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Mastering legal precision in real estate transactions: Insights from an industry expert

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While real estate agents inherently function as salespeople, their responsibilities extend beyond mere transactions, encompassing rigorous adherence to FINTRAC compliance and the meticulous drafting of legally binding agreements.

Drawing from my experience as a broker of record, lawyer and former realtor manager, I observed an alarming number of inadequately formulated agreements that left the buyer, seller or both parties vulnerable to substantial legal complications. Consequently, prioritizing legal precision becomes paramount.

In pursuit of a deeper understanding of the challenges faced by realtors, I engaged in a discussion with Benjamin Berry, a seasoned lawyer and co-founder and chief legal officer of Doormat, a company using technology to simplify the real estate closing process.

Our conversation delved into the common mistakes made by real estate professionals and explored effective strategies for minimizing risks, safeguarding both the realtor and, more significantly, their clients.

 

Natalka Falcomer (NF): What are common legal pitfalls in Agreements of Purchase and Sale?

 

Benjamin Berry (BB): Occasionally, realtors insert clauses with insufficient details that aren’t fully fleshed out, leading to complications in scenarios like holdbacks for repairs.

Thankfully, realtors generally do not make many legal mistakes in drafting Agreements of Purchase and Sale, but occasionally they will insert a new clause for a client without fully considering all the potential directions in which the situation could unfold.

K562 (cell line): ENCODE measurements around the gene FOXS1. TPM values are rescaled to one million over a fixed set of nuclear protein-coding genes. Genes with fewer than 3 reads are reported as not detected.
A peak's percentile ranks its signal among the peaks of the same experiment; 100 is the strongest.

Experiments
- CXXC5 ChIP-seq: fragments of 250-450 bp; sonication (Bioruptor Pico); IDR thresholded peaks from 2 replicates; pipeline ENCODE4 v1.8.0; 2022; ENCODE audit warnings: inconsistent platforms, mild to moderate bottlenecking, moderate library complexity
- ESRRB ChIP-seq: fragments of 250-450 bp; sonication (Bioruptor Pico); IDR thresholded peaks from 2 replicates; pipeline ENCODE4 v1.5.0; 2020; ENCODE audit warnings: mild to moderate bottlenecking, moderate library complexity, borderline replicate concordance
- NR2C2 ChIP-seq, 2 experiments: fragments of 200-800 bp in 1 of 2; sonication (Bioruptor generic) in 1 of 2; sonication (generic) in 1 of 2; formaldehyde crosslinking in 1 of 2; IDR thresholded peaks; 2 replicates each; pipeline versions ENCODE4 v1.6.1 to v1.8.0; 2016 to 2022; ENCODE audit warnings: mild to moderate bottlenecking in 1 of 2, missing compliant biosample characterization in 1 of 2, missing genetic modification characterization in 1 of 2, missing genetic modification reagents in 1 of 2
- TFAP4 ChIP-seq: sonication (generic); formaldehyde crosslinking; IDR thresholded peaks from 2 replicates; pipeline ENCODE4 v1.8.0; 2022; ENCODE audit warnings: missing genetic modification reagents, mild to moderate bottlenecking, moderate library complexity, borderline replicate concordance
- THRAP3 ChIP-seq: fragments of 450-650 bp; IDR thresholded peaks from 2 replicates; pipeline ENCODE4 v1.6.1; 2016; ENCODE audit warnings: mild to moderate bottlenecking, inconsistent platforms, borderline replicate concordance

For example, if a purchaser wants to hold back funds until a furnace is repaired, what happens if the furnace can’t be repaired? Can the seller replace it with a used furnace, or does it have to be a brand-new furnace? If the furnace can be repaired, who decides whether the repair is adequate? Does a neutral third party have to make an inspection and if so, who chooses the inspector? How long can the holdback be held for? Is the lawyer holding the funds entitled to charge legal fees for holding the funds and if so, who is responsible for paying those fees? Would it make more sense to simply deduct the cost of a new furnace from the purchase price? 

It’s important to consider questions like these when drafting an agreement. This doesn’t necessarily require legal knowledge, though it can be helpful to consult a lawyer for advice.

 

NF: How can realtors avoid legal mistakes in Agreements of Purchase and Sale?

 

BB: My suggestion for any non-standard clauses is to run them by a lawyer before using them, as the lawyer enforcing the clause may have considerations a realtor wouldn’t be aware of. Some lawyers may review these clauses for free, while others would do so only if they are representing the person you’re asking them to review the contract for. I would encourage realtors to seek out relationships with lawyers, so they have a trusted person to turn to when they need advice on a file.

In practice, I know that a lawyer may not always be available to review or draft a clause on a short turnaround, so I would encourage realtors to carefully consider what could go wrong with a situation when drafting a clause, what each party is responsible for and how the situation can be resolved regardless of how it unfolds.

 

NF: What trends are impacting real estate transactions today?

 

BB: We’re seeing big changes from a few years ago when interest rates were lower, which generated greater demand from purchasers, giving sellers more power to push for unconditional agreements.